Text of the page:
Genevieve D. Vigil
PhD Graduate Student, Department of Electrical Engineering
- 247 Fitzpatrick Hall, Notre Dame, IN 46556
- B.S., Electrical Engineering, University of Washington, Seattle, May 2011
Optics and Photonics for imaging and detection. Non-linear optics. Mid Infrared imaging and spectroscopy. Developing world medicine and technology.
Genevieve, originally from Albuquerque, New Mexico, began engineering studies at Olympic College, Bremerton, Washington while in still in high school through the Running Start program and graduated high school in 2008. For 3 years during high school and college she worked as an engineering intern at Western Technology where she worked on various industrial lighting projects and products. She attended the University of Washington, Seattle, and earned a Bachelors of Science in Electrical Engineering with a focus in Biomedical Instrumentations in 2011. At UW, she spent over 2 years in research in the Micro-Electro-Mechanical Systems (MEMS) research group under Dr. Karl Bohringer working on various MEMS and microfluidics devices aimed at infectious disease, such as Tuberculosis, diagnosis and developing world applications. She is a recipient of the Mary-Gates Research Fellowship for the 2010-2011 academic year.
After undergrad, she spent over a year working at Intellectual Ventures Laboratory in Bellevue, Washington, where she worked on several optical diagnosis, detection and deactivation projects including Multispectral Angle Resolved Dark-field Imaging (MARDI) technology aimed at automated bacterial identification for febrile disease diagnosis in developing world settings. She has started PhD studies at the University of Notre Dame as a member of the Biomedical Photonics research group under Dr. Scott Howard and is investigating in vivo imaging technologies such as Multi-Photon Micoscopy and Mid-Infared spectroscopy directed toward immunological and neurological monitoring studies of Sickle Cell Disease.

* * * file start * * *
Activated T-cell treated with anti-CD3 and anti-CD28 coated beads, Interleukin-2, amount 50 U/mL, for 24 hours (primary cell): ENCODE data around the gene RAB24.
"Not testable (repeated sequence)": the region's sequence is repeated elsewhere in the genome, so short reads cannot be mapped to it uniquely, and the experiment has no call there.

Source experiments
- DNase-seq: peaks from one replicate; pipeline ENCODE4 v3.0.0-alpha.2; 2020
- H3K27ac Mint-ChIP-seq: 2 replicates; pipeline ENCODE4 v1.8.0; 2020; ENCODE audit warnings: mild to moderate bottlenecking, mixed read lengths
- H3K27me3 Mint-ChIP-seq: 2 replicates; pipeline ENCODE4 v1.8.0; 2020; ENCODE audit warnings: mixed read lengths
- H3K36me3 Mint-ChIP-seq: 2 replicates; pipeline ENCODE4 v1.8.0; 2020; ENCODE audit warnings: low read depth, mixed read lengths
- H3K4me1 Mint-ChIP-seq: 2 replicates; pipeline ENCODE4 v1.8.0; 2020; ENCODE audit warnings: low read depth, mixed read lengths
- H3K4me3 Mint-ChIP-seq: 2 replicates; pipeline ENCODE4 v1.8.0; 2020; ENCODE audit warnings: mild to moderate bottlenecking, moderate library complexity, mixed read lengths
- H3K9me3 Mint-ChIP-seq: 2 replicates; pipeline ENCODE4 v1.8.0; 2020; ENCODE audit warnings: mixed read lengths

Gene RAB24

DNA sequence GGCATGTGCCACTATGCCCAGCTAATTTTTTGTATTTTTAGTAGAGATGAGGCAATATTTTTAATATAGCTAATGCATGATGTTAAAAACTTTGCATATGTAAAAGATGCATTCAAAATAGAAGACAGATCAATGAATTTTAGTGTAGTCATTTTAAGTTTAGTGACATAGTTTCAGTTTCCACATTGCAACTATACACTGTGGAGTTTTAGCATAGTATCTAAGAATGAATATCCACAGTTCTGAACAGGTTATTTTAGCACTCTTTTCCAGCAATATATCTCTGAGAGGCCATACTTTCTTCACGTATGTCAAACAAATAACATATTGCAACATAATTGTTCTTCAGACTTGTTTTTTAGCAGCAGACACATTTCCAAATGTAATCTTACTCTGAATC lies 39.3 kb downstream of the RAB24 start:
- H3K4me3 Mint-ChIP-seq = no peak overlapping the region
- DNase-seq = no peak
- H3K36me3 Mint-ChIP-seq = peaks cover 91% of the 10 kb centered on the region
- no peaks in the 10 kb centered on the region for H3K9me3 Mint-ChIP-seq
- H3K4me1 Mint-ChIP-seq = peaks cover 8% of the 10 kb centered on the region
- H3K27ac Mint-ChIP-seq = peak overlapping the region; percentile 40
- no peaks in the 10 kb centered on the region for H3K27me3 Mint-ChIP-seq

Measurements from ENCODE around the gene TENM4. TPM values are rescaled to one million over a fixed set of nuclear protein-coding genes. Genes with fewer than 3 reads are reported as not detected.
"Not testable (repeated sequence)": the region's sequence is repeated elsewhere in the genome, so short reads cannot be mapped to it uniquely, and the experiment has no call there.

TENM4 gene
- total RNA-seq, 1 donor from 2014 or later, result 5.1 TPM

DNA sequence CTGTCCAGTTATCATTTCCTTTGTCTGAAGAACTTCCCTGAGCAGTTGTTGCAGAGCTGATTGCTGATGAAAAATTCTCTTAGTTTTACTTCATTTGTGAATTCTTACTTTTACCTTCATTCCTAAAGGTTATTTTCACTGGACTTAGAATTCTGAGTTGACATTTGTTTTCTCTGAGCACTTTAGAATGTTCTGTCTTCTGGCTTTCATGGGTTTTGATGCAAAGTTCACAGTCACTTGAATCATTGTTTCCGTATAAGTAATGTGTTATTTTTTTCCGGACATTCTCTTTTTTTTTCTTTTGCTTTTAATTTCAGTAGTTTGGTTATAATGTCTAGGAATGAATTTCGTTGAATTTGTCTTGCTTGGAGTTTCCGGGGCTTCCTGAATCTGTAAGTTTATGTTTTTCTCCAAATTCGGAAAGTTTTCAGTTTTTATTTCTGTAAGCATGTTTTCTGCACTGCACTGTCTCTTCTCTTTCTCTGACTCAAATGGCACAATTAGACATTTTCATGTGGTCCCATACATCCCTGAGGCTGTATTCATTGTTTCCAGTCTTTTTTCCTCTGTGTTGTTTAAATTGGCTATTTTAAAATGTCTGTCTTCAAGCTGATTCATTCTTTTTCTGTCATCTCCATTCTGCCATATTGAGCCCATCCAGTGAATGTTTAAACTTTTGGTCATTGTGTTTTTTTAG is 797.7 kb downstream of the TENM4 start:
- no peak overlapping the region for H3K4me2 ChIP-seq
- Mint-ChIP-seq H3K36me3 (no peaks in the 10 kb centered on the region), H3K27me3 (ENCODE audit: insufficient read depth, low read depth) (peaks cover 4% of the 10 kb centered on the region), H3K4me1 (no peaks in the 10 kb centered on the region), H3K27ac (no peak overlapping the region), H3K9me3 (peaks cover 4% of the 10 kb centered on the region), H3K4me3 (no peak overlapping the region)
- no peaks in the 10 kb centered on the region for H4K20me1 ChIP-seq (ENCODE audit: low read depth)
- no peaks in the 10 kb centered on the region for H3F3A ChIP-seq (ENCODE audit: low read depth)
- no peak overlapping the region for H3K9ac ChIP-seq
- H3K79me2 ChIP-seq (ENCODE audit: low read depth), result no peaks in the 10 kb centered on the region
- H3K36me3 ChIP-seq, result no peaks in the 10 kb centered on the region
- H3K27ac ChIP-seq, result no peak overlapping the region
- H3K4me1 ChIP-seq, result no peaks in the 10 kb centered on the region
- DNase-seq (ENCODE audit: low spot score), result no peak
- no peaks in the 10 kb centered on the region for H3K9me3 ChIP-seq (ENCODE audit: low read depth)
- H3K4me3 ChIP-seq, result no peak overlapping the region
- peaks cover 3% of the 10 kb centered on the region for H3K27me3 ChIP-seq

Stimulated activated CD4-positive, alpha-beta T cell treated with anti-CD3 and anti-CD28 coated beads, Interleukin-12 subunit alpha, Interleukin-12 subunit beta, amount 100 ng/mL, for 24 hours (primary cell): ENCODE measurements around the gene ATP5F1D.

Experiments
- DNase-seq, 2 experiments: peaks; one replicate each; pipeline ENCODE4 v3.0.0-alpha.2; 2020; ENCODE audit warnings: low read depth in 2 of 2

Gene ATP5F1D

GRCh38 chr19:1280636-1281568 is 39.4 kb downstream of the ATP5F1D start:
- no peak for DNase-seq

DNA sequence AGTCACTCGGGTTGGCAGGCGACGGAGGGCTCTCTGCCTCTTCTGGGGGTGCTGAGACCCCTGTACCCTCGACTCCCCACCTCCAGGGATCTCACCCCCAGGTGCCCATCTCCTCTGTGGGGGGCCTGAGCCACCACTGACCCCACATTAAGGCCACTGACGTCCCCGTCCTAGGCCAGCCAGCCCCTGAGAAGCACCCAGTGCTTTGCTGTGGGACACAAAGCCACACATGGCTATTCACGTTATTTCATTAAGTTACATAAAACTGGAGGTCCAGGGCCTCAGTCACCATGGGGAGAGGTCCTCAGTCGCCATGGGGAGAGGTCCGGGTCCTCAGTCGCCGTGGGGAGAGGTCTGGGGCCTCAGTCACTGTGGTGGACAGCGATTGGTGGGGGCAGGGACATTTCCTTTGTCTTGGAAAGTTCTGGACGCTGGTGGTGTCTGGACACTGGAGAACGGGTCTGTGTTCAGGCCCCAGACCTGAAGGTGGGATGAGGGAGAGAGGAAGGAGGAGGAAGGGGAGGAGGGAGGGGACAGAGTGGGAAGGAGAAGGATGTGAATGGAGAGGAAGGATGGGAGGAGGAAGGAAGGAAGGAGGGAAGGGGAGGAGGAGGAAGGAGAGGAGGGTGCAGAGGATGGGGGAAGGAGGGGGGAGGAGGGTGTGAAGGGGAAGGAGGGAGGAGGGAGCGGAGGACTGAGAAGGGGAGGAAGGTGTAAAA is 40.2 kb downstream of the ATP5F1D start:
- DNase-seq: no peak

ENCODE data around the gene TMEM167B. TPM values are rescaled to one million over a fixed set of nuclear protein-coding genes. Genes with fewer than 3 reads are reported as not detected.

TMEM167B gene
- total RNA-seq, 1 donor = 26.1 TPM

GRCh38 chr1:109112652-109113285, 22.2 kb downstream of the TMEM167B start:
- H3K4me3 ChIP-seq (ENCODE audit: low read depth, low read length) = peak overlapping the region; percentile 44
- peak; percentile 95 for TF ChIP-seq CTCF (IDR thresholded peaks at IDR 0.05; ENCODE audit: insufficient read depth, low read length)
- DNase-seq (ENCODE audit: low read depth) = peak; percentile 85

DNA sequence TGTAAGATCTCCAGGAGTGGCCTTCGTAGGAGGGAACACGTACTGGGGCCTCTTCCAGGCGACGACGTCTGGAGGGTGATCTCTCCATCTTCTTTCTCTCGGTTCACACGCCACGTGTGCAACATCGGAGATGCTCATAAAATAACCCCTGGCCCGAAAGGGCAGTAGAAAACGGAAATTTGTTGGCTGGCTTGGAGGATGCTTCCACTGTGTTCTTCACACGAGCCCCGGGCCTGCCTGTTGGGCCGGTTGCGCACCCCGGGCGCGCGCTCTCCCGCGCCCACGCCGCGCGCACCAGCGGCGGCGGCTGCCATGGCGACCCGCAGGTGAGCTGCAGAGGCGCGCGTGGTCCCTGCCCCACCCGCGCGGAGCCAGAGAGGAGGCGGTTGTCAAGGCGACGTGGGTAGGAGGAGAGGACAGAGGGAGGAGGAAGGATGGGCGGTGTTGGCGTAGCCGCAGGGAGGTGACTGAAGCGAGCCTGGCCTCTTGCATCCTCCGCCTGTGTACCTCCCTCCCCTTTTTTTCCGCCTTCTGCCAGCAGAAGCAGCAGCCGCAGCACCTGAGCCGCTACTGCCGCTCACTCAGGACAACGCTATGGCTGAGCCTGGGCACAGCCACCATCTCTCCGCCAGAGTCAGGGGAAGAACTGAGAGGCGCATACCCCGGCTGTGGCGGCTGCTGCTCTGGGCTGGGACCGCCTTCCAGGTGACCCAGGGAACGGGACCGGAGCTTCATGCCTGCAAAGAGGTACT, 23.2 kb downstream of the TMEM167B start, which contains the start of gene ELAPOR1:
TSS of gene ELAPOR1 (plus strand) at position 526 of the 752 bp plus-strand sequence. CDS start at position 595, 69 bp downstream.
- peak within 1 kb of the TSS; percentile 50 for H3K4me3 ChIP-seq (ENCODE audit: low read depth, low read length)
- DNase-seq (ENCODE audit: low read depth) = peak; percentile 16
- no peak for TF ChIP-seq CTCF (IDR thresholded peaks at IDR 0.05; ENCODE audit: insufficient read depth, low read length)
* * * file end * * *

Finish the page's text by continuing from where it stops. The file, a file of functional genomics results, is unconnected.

- GD Vigil, AJ Adami, T Ahmed et al.; “Label-free and depth resolved optical sectioning of iron-complex deposits in sickle cell disease splenic tissue by multiphoton microscopy,” J. Biomed. Opt., 20(6), 066001 (2015). doi:10.1117/1.JBO.20.6.066001.
- Benjamin K. Wilson, Genevieve D. Vigil “Automated bacterial identification by angle resolved dark-field imaging”, Biomedical Optics Express, Vol. 4, Issue 9, pp. 1692-1701 (2013) http://dx.doi.org/10.1364/BOE.4.001692.
- A. V. Govindarajan, S. Ramachandran, G. D. Vigil, P. Yager and K. F. Böhringer, “A low cost point-of-care viscous sample preparation device for molecular diagnosis in the developing world; an example of microfluidic origami” , Lab Chip. 2012 Jan 7;12(1):174-81. http://pubs.rsc.org/en/Content/ArticleLanding/2012/LC/C1LC20622B#!divAbstract doi: 10.1039/c1lc20622b